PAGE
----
The U.S. should win the 9:30 p.m. ET start, and put one foot in the 2021 Confederations Cup in Qatar. If it doesn’t, it’ll be because the side couldn’t sort out its wobbly back line or find its way past Blake. The latter would be more forgivable than the former, but really only in a “Tim Howard vs. Belgium but unblemished” fashion.
And it could be wrong to call Arena’s tournament a failure if the Yanks lose, depending on how it happens, but this is a man who helped a much lesser U.S. side to a 1-0 home friendly win over Jamaica just a few months ago (a Jamaica side who’s only missing player of consequence was Darren Mattocks). Arena trotted out Luis Robles, Graham Zusi, Steve Birnbaum, Walker Zimmerman, Jorge Villafana, Dax McCarty, Chris Pontius, Benny Feilhaber, Sebastian Lletget, Jordan Morris, and Juan Agudelo. The team he’ll start on Wednesday will be miles better.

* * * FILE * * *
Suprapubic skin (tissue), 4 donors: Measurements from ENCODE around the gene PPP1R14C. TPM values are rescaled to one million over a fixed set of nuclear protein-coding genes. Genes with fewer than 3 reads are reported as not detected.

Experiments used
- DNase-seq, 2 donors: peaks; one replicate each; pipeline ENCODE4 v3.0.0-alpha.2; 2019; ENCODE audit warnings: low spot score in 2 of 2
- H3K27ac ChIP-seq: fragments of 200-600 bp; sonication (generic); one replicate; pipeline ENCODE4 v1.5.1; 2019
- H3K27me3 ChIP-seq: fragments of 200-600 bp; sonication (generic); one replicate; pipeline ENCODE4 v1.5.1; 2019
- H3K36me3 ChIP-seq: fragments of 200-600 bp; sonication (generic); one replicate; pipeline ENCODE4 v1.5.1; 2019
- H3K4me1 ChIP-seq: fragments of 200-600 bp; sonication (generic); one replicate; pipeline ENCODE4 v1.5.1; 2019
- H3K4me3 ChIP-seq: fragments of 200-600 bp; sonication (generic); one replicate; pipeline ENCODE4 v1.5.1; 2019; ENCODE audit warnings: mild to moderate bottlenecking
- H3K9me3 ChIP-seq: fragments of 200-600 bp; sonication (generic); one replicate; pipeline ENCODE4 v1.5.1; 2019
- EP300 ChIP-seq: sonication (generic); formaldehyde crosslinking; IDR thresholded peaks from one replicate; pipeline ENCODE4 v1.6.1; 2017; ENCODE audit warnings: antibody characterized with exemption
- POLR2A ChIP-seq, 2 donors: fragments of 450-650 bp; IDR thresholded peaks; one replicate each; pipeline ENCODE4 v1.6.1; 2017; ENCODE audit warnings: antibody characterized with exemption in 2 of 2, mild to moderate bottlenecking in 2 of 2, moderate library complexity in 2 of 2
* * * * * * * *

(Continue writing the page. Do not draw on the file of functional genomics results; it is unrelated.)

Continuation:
Mattocks and his Reggae Boyz are true to their country’s national reputation of electrifying speed, and it’s imperative that Arena sets his backs to handle that. That means true outside backs — sorry, Graham Zusi — and center backs who won’t be forced to foul too often. That is, after all, the only way Jamaica found its way past Mexico via a free kick from a dangerous spot.
Mexico attempted 200 more passes, converting 150 more than Jamaica in the semifinal. It’ll be on Arena’s enterprising attackers to find a way past a stacked defense without opening up the midfield too much to counter attacks. Jamaica also played a borderline perfect game when it did have the ball, missing on just 16 of 143 passes and, again, scoring on a free kick.
Frankly, if the U.S. loses to Jamaica in the same way as Mexico did, it probably wouldn’t be proper to lay it on Arena. It would mean another batch of American players had failed to find a way to goal. But what we’re counting on is a better organized team than the baffled bunch that fell 2-1 to Jamaica under Klinsmann in the 2015 Gold Cup.
In that way, yeah, we can count on Arena being a relative success. But winning this tournament, especially given who Mexico called up, needs to be treated the same way you’d view it under any other manager: expectation. Anything less wouldn’t make Arena a failure, but would certainly qualify as a failure for the U.S. program.